1917-1924 - Vladimir Ilyich Lenin
During the 1890s, Russia's industrial development led to a significant increase in the size of the urban bourgeoisie and the working class, setting the stage for a more dynamic political atmosphere and the development of radical parties. Russians who fused the ideas of the old Populists and urban socialists formed Russia's largest radical movement, the United Socialist Revolutionary Party, which combined the standard Populist mix of propaganda and terrorist activities.
Vladimir I. Ulianov [Vladimir Ilich Ulyanov], was the most politically talented of the revolutionary socialists. Vladimir Ilyich Ulianov was born April 10, 1870, in Simbirsk, Russia. His father came from peasant stock and rose to the position of Councillor of State. His brother, Alexander, was hanged in the courtyard of Schlusselburg Bastille for terrorist activities against the government of the Czar. Another brother and two sisters, one after another, devoted themselves to the liberation of the workers and the peasants. The father of Alexander Karensky, the Minister-President of the Provisional Government which ruled Russia in the turbulent months after the fall of the Czar, was a teacher of Lenin's at the Simbirsk Gymnasium.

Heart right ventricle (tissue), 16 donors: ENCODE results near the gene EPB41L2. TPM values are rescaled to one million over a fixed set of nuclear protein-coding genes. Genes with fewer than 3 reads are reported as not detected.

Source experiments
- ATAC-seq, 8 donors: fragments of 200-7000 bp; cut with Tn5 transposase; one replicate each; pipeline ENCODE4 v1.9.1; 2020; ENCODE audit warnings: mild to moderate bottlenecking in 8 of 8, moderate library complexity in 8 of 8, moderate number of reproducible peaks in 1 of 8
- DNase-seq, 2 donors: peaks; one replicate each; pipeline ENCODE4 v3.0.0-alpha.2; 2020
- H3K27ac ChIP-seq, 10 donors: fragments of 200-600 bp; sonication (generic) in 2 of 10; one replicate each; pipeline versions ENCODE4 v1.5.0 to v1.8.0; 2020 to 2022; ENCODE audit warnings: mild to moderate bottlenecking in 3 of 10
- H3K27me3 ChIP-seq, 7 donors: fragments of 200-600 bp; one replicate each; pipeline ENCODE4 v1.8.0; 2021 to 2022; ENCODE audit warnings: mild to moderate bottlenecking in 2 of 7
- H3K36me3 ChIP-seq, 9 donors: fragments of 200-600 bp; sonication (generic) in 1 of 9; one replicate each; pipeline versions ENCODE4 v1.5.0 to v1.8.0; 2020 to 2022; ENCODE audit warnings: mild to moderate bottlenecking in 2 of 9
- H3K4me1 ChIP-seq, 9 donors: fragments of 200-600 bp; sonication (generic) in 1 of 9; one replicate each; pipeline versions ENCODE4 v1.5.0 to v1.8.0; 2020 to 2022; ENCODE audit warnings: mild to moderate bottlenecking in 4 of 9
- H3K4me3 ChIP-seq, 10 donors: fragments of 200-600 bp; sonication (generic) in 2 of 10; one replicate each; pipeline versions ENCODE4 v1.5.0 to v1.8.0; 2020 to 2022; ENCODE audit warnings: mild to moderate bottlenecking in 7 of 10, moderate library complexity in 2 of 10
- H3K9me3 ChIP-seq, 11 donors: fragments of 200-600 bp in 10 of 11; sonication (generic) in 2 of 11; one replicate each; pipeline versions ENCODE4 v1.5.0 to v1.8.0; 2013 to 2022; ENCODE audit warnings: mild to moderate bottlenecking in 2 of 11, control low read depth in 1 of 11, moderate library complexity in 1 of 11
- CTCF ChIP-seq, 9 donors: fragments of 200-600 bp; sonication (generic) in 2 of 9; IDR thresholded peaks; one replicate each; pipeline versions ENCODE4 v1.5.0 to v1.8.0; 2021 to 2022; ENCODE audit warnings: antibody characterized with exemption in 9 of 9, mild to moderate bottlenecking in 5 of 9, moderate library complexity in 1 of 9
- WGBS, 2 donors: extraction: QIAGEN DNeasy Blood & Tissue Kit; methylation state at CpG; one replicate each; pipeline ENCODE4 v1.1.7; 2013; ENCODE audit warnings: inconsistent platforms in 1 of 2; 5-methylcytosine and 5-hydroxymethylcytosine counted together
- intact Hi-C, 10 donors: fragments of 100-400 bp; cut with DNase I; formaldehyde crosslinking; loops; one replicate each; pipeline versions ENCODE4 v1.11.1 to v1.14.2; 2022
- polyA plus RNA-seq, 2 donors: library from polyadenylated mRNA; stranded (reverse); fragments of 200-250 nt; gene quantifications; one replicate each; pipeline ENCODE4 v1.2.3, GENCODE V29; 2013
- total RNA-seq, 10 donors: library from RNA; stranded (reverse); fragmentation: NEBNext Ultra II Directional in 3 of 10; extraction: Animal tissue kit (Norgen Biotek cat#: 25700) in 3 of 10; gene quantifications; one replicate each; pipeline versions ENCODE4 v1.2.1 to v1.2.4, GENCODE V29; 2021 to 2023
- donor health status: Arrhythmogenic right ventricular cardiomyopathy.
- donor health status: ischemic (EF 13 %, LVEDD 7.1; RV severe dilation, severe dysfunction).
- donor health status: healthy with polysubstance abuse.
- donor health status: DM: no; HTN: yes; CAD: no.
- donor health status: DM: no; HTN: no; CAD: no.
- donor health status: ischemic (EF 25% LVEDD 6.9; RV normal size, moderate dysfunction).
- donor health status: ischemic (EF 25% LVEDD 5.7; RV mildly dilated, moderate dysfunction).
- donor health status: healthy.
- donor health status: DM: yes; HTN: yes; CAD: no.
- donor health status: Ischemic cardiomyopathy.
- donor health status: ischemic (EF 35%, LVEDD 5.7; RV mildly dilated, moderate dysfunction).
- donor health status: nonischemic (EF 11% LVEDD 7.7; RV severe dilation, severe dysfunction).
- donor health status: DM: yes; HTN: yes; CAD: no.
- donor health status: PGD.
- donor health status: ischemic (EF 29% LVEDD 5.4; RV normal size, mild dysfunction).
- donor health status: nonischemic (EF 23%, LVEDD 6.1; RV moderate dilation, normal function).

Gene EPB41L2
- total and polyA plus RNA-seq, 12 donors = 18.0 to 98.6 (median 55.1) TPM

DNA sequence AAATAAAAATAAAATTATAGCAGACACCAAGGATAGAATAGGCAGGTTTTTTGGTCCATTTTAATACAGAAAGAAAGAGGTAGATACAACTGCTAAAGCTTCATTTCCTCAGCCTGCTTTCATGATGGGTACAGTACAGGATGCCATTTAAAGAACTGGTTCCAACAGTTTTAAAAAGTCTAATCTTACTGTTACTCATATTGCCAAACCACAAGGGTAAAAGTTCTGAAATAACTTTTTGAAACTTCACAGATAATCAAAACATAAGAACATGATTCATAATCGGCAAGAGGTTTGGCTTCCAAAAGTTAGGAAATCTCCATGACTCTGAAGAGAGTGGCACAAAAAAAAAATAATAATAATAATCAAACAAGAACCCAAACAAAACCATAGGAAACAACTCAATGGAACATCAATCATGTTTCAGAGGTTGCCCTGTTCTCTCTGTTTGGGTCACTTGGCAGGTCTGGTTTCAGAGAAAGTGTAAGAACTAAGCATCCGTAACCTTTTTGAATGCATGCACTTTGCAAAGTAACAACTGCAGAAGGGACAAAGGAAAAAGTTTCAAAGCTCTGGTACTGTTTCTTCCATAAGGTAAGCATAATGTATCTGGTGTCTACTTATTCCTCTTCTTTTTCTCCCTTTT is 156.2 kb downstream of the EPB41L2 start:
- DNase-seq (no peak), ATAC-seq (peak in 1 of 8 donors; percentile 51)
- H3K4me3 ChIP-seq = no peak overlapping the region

Lenin entered the University of Kazan, but was expelled for preaching socialism and taking part in a student rebellion. In fifteen years he was recognized as the leader of the Social-Democratic party, and as early as 1891 was regarded by the authorities as a dangerous person. Avoiding his brother's rash example, he took no part in terrorist plots, but devoted himself to agitation among the working classes. In the 1890s, Lenin labored to wean young radicals away from populism to Marxism. In 1895 he was arrested and from 1895 to 1899 exiled to Siberia. Nikolai Lenin was one of the names that he assumed while writing revolutionary pamphlets and books. After the expiration of his sentence he lived in various parts of Western Europe, editing papers, writing books and organizing his adherents.